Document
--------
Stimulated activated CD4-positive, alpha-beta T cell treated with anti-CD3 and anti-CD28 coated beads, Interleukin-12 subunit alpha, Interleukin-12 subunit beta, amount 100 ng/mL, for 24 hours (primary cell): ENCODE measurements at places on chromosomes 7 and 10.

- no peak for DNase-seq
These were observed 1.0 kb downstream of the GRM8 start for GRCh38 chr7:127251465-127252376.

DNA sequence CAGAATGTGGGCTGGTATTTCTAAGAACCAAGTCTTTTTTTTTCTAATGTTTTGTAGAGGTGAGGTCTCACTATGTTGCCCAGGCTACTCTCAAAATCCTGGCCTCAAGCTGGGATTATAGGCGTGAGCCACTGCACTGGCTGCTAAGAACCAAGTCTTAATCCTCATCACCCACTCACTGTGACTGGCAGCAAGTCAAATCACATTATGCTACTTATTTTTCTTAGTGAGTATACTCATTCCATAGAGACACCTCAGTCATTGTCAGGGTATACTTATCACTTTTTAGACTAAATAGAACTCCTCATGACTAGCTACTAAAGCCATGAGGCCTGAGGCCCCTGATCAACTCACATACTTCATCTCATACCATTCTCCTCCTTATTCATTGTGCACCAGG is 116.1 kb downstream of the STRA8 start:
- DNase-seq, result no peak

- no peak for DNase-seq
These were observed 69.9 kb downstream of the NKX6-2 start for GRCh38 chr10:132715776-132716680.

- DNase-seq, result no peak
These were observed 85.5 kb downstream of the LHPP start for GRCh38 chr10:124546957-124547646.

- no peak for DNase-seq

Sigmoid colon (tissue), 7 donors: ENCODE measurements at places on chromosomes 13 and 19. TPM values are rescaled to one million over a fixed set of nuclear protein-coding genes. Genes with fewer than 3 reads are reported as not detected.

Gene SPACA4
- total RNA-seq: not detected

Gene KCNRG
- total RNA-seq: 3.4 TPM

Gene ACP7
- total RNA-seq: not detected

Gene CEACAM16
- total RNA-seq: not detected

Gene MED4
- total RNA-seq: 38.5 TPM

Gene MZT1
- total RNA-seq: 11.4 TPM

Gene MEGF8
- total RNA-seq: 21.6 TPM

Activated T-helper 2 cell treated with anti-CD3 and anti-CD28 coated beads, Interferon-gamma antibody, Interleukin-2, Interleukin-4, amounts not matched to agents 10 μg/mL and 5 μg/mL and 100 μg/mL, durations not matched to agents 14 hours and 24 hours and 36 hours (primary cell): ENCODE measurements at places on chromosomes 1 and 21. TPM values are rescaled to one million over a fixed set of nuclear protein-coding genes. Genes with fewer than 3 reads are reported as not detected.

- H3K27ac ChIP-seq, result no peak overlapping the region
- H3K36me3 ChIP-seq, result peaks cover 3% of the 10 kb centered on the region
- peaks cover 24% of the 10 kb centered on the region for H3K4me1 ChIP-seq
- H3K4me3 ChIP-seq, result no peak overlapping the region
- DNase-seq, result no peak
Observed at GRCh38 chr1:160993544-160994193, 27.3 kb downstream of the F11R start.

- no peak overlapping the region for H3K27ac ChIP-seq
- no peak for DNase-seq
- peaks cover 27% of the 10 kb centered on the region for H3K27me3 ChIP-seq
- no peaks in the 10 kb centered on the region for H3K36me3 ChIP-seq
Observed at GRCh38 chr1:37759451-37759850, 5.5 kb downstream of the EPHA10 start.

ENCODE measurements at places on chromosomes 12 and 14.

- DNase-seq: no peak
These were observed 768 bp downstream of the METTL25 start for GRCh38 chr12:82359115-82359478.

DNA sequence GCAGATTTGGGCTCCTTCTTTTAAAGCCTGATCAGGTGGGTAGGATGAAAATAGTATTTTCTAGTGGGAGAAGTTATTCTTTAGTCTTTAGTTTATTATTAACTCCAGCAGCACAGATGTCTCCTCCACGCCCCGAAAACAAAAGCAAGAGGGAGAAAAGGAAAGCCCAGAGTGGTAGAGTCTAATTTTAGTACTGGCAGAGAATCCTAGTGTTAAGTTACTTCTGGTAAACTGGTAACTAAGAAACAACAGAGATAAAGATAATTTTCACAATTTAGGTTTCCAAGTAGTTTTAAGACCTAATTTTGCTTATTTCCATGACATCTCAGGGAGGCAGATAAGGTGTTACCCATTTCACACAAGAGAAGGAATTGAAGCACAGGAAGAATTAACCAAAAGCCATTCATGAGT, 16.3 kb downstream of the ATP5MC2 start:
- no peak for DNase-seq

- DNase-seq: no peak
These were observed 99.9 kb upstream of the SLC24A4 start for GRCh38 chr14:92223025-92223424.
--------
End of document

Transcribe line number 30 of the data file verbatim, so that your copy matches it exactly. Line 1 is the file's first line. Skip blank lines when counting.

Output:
- H3K4me3 ChIP-seq, result no peak overlapping the region